Decadal trends in shark catches and effort from the New South Wales, Australia, Shark Meshing Program
Reid, D.D., Robbins, W.D. and Peddemors, V.M., 2010. Decadal trends in shark catches and effort from the New South Wales, Australia, Shark Meshing Program 1950–2010. Marine & Freshwater Research, 62: 676–693.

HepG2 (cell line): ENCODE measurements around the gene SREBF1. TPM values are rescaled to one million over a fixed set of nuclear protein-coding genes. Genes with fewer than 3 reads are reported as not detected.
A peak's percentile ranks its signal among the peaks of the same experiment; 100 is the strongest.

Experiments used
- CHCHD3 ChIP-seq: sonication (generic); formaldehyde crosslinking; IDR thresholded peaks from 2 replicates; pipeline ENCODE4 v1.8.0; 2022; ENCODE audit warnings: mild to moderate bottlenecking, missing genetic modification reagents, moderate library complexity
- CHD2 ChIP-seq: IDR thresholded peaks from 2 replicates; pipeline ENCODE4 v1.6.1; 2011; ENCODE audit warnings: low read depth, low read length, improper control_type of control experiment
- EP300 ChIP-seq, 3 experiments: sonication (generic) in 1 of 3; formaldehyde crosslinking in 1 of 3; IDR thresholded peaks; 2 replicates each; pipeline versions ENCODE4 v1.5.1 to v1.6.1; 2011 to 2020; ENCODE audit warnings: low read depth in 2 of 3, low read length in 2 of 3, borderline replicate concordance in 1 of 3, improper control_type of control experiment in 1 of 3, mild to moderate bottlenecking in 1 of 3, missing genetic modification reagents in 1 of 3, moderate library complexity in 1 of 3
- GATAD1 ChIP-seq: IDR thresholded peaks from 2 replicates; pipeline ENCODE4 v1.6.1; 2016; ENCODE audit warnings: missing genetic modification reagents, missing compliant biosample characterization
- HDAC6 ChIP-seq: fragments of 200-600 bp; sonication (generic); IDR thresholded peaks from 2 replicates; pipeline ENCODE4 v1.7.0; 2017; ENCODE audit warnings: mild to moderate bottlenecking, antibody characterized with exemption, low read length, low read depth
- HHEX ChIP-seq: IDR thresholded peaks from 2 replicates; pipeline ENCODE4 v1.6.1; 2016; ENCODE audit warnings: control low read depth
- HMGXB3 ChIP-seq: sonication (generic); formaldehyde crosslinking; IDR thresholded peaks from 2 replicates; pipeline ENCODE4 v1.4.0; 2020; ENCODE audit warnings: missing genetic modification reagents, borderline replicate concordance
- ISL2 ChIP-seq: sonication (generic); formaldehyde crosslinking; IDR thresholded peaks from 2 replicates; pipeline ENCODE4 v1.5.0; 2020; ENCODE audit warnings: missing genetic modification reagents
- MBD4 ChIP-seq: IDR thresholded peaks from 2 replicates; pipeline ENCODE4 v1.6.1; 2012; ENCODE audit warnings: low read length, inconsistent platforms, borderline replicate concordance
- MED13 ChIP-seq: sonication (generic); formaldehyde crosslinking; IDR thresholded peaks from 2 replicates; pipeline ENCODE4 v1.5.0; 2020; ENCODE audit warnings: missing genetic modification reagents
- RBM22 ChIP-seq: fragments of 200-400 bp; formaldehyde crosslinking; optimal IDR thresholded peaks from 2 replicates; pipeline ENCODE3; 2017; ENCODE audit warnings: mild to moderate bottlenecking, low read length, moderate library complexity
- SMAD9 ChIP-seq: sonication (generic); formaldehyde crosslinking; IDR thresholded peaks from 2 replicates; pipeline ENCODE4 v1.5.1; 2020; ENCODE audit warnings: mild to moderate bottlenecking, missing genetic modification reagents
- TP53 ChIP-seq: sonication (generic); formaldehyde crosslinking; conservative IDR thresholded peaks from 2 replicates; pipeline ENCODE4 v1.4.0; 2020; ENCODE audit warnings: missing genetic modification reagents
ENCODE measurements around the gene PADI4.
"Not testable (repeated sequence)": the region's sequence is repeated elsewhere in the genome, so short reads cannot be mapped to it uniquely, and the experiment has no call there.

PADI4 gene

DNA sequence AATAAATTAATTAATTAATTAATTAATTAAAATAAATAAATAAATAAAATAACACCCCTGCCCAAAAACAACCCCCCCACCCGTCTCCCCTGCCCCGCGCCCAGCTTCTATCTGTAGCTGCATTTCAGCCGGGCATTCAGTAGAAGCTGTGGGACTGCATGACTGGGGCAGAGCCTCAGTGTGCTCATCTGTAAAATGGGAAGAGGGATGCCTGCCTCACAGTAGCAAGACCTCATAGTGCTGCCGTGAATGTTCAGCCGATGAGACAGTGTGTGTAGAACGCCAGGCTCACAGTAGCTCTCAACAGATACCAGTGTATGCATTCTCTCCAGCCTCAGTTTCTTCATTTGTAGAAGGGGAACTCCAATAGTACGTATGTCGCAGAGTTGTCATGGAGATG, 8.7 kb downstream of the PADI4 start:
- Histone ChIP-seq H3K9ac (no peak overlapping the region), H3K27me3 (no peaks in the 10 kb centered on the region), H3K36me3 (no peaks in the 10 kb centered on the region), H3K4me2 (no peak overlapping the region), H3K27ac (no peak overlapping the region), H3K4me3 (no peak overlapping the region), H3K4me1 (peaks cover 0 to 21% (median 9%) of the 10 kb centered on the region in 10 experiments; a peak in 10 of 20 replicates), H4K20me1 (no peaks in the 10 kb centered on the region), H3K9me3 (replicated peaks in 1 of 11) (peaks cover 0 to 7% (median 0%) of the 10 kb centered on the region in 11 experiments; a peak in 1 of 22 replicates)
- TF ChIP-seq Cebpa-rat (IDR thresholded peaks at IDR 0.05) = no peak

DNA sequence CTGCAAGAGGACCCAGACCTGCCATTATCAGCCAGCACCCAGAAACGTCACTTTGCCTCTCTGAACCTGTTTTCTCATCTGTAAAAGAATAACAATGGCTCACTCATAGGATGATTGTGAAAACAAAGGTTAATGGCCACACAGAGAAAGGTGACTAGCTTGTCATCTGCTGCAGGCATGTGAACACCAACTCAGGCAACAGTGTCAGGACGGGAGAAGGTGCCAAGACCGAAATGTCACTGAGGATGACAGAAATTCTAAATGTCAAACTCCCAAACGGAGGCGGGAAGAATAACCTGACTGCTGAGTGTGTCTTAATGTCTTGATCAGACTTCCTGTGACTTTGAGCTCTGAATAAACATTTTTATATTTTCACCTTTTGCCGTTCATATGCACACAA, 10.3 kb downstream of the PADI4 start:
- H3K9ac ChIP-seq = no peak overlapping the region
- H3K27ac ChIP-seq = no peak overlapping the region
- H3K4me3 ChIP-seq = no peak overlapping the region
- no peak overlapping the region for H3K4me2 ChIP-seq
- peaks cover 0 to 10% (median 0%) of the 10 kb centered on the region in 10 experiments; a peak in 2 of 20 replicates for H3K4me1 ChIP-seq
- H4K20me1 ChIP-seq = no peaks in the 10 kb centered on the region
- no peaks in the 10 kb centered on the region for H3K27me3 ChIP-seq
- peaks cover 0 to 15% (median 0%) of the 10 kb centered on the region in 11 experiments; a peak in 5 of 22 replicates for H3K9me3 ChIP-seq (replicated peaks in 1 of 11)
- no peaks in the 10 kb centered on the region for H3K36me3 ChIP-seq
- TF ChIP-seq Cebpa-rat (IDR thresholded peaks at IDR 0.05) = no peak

The netting of beaches to mitigate the chances of shark attack has operated since 1937 in Sydney and since 1949 in Wollongong and Newcastle. Currently 51 beaches are netted (meshed) between September and April each year. This paper reports on trends in the catches of sharks from six decades of protective meshing of beaches in NSW for which reliable data are available (1950/51 to 2009/10). There has been large annual variability in the number of sharks caught and the species composition of catches, but five shark species have shown declines in abundance over this period. The Hunter (Newcastle), Central Coast and Sydney North regions have shown the largest declines in the number of sharks, while catches in the Sydney South and Illawarra (Wollongong) regions have been relatively stable over the six decades of meshing. There are indications of an arrest in the decline of grey nurse sharks and white sharks in the period since protection of the species was legislated in 1984 and 1998 respectively. Catches of juvenile white sharks have been predominantly from two beaches in recent decades and these catches are discussed in the context of satellite and acoustic tracking research on this species.